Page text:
Consumers delivered more than 1.1 million complaints on Australia Post during the 2016-17 financial year, with the Commonwealth Ombudsman declaring it needs to ‘stamp out’ its defensive dealings with angry customers.
Amidst the rise in online shopping, the Ombudsman has set out a series of recommendations for the postal service to improve as customers demand quick, cheap and reliable parcel deliveries.
Australians spend more than $40 billion in online shopping each year, with many of the complaints about Australia Post relating to items not being delivered properly.
Commonwealth Ombudsman Michael Manthorpe released the review of Australia Post complaints regarding carding, Safe Drop and compensation, seeking to determine why complaints about delivery issues persist, despite some improvements being made.
Although Australia Post has seen a 30% decrease in complaints over the last two years, the report noted that delivery issues continue to be the primary reason that customers contact the Ombudsman, with the way Australia Post handles angry customers of concern.
“While the scale of Australia Post’s operation needs to be borne in mind to put complaint numbers in perspective, the fact that more than a million people have complained to it is cause for concern,” said Mr Manthorpe.
Common complaints included parcels exposed to weather or left visible to passers-by. Some parcels were claimed to have been stolen and compensation refused. Others alleged Australia Post made no attempt to deliver an item or didn’t leave a pick up card for an item and returned the parcel back to the sender with consumers being unaware the item was awaiting collection.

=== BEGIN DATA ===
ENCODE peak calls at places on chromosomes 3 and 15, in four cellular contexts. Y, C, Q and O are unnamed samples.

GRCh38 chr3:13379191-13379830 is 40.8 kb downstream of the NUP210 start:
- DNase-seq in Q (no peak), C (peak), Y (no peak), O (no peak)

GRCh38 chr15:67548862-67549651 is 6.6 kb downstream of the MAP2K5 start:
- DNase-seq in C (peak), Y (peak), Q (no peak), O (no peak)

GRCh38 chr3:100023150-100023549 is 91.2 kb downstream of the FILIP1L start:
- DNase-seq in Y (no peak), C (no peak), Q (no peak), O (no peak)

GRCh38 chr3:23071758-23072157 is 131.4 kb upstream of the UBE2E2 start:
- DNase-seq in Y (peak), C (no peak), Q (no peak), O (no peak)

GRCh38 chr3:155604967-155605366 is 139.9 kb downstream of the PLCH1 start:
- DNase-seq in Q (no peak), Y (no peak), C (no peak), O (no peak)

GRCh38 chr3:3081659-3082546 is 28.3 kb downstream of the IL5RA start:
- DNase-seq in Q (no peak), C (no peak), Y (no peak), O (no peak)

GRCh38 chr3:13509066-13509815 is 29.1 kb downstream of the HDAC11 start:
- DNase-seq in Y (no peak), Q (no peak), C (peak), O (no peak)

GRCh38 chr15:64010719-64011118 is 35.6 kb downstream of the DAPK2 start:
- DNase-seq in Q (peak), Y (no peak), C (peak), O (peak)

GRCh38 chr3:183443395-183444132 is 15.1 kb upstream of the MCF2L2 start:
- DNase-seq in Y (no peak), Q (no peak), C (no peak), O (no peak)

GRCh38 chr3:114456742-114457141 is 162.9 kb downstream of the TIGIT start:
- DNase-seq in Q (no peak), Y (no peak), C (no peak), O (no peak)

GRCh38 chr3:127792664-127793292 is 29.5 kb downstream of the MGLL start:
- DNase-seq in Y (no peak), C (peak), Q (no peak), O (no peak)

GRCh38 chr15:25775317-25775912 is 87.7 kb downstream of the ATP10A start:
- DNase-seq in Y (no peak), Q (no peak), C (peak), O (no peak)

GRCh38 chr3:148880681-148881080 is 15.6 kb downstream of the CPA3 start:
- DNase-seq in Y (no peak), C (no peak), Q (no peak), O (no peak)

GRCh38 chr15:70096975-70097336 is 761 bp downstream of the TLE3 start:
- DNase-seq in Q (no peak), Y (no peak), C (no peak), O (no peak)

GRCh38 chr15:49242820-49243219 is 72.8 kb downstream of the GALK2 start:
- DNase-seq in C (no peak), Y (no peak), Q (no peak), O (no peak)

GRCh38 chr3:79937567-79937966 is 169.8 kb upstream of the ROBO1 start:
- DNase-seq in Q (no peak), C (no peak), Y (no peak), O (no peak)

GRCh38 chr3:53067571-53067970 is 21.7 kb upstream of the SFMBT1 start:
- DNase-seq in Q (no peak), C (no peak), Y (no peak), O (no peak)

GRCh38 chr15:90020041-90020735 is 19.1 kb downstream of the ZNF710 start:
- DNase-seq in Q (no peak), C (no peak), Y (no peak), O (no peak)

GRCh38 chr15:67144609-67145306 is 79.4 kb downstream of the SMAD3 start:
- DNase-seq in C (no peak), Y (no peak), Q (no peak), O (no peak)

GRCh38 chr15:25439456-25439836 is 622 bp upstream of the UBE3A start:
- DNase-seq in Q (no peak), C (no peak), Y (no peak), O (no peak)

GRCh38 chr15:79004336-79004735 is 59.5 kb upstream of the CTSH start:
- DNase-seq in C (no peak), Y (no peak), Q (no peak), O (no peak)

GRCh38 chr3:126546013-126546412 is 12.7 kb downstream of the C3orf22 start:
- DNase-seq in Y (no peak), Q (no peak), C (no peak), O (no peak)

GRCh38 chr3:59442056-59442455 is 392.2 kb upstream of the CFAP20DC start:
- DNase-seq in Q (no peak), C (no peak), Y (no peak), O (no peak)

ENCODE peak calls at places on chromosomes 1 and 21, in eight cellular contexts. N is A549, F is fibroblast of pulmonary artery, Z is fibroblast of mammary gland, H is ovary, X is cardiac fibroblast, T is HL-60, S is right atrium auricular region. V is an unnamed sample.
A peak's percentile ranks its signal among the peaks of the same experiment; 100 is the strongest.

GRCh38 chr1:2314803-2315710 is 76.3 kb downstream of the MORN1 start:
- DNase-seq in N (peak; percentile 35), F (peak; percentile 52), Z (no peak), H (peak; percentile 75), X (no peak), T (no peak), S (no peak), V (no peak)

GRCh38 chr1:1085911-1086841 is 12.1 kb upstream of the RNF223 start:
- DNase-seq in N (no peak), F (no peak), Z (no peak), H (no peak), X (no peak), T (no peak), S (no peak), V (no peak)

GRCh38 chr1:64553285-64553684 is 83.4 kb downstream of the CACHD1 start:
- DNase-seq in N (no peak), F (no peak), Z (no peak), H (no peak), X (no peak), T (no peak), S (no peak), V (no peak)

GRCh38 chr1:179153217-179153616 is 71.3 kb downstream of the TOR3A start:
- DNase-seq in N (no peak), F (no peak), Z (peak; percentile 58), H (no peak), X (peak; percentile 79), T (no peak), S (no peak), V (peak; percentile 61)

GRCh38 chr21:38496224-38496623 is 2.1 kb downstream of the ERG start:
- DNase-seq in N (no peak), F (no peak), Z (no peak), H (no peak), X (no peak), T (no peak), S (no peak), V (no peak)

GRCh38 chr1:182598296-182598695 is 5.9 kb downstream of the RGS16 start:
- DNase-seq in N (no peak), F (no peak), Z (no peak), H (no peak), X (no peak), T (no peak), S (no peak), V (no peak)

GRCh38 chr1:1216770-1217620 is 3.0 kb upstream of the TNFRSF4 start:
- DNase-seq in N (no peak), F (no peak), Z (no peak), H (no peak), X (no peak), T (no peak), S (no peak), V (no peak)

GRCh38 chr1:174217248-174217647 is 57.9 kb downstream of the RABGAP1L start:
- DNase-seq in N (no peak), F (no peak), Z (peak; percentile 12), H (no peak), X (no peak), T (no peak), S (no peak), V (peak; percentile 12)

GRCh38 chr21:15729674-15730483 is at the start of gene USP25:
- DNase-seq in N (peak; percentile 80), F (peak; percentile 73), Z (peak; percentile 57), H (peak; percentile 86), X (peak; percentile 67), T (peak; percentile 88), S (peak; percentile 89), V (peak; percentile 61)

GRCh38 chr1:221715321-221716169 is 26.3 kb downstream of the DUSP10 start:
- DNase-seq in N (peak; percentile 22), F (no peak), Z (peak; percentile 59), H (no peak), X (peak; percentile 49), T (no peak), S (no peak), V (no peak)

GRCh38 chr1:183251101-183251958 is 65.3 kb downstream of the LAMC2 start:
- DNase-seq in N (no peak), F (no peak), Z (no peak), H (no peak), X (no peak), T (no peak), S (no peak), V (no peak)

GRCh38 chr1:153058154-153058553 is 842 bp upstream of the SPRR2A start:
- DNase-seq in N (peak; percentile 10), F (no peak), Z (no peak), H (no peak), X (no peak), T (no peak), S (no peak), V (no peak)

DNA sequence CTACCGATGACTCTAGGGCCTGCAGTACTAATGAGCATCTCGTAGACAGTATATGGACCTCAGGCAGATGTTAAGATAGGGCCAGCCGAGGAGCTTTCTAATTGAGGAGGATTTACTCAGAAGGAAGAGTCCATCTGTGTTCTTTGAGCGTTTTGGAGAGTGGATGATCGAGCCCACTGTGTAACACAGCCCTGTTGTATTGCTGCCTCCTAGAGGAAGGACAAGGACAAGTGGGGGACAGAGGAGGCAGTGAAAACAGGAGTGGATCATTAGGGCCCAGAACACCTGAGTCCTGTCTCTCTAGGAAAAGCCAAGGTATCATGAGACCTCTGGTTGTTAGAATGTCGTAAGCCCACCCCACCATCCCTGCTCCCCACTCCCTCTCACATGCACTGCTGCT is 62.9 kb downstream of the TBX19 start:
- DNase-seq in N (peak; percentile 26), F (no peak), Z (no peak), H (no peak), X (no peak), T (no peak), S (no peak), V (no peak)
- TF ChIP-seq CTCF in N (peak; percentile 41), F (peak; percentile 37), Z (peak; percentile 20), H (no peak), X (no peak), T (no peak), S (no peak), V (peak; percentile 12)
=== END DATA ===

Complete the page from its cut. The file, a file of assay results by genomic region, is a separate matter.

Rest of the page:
“The fact that only a small percentage of complainants take their concerns up with this Office is not proof that complainants have left Australia Post’s services in a state of satisfaction,” Mr Manthorpe said.
A number of complaints to the office also report that Australia Post was “defensive” in its dealings and that it was “reluctant” to deal with complaints through the provision of compensation.
“The experience of those who approach our office indicate that if Australia Post put more effort into rapidly resolving, rather than resisting complaints, it would deliver better outcomes for consumers, reduce effort on its part and save money – either its internal costs or the costs incurred by our office,” Mr Manthorpe added.
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Ombudsman calls for improvements to be made
The Ombudsman has delivered a series of recommendations for Australia Post to improve on. It has also suggested a review in how complaints and demands for compensation are dealt with. The report makes six recommendations in total aimed at reducing the number of complaints, with Australia Post accepting five of these and partially accepting the other.
Australia Post chief executive Christine Holgate said the company was working on improving complaint processes, particularly through online channels. In an official response attached to the Ombudsman’s report, Australia Post pledged to publish a clear guide on its website about addresses that may not be suitable for parcel delivery, give customers further information, on its website, about the investigation process for missing or lost items and provide further training for all staff responsible for considering compensation claims.